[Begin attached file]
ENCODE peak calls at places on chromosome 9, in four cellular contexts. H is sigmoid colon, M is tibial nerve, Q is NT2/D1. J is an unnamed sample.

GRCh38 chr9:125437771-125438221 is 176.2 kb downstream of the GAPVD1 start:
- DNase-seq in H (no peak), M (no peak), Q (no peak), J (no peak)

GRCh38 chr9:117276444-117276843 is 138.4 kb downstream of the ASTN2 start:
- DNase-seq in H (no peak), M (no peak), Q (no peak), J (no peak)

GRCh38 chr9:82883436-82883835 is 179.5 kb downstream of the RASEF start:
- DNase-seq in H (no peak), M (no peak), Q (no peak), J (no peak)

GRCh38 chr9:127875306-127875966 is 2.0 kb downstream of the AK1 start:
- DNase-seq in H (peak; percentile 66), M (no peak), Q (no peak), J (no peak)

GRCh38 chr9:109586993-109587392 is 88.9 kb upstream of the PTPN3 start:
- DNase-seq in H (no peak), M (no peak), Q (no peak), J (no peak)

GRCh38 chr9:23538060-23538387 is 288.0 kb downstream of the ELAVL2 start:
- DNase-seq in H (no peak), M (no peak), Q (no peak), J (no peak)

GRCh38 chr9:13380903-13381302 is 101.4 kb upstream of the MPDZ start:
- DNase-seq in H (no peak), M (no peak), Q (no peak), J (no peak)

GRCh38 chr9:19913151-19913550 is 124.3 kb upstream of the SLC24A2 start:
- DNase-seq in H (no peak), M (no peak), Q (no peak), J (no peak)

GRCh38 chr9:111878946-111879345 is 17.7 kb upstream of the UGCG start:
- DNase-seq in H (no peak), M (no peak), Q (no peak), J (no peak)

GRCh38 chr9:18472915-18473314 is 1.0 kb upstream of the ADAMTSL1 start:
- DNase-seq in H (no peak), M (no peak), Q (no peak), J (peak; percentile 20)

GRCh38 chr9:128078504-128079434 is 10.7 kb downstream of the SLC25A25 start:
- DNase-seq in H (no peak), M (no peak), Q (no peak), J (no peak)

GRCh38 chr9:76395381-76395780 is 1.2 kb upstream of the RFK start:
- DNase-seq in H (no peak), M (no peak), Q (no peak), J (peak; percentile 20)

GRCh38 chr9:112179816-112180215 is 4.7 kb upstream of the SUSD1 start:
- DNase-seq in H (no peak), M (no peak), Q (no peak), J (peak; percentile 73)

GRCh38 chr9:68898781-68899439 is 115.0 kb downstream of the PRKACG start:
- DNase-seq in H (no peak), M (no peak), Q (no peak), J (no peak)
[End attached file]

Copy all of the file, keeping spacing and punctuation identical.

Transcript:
ENCODE peak calls at places on chromosome 9, in four cellular contexts. H is sigmoid colon, M is tibial nerve, Q is NT2/D1. J is an unnamed sample.

GRCh38 chr9:125437771-125438221 is 176.2 kb downstream of the GAPVD1 start:
- DNase-seq in H (no peak), M (no peak), Q (no peak), J (no peak)

GRCh38 chr9:117276444-117276843 is 138.4 kb downstream of the ASTN2 start:
- DNase-seq in H (no peak), M (no peak), Q (no peak), J (no peak)

GRCh38 chr9:82883436-82883835 is 179.5 kb downstream of the RASEF start:
- DNase-seq in H (no peak), M (no peak), Q (no peak), J (no peak)

GRCh38 chr9:127875306-127875966 is 2.0 kb downstream of the AK1 start:
- DNase-seq in H (peak; percentile 66), M (no peak), Q (no peak), J (no peak)

GRCh38 chr9:109586993-109587392 is 88.9 kb upstream of the PTPN3 start:
- DNase-seq in H (no peak), M (no peak), Q (no peak), J (no peak)

GRCh38 chr9:23538060-23538387 is 288.0 kb downstream of the ELAVL2 start:
- DNase-seq in H (no peak), M (no peak), Q (no peak), J (no peak)

GRCh38 chr9:13380903-13381302 is 101.4 kb upstream of the MPDZ start:
- DNase-seq in H (no peak), M (no peak), Q (no peak), J (no peak)

GRCh38 chr9:19913151-19913550 is 124.3 kb upstream of the SLC24A2 start:
- DNase-seq in H (no peak), M (no peak), Q (no peak), J (no peak)

GRCh38 chr9:111878946-111879345 is 17.7 kb upstream of the UGCG start:
- DNase-seq in H (no peak), M (no peak), Q (no peak), J (no peak)

GRCh38 chr9:18472915-18473314 is 1.0 kb upstream of the ADAMTSL1 start:
- DNase-seq in H (no peak), M (no peak), Q (no peak), J (peak; percentile 20)

GRCh38 chr9:128078504-128079434 is 10.7 kb downstream of the SLC25A25 start:
- DNase-seq in H (no peak), M (no peak), Q (no peak), J (no peak)

GRCh38 chr9:76395381-76395780 is 1.2 kb upstream of the RFK start:
- DNase-seq in H (no peak), M (no peak), Q (no peak), J (peak; percentile 20)

GRCh38 chr9:112179816-112180215 is 4.7 kb upstream of the SUSD1 start:
- DNase-seq in H (no peak), M (no peak), Q (no peak), J (peak; percentile 73)

GRCh38 chr9:68898781-68899439 is 115.0 kb downstream of the PRKACG start:
- DNase-seq in H (no peak), M (no peak), Q (no peak), J (no peak)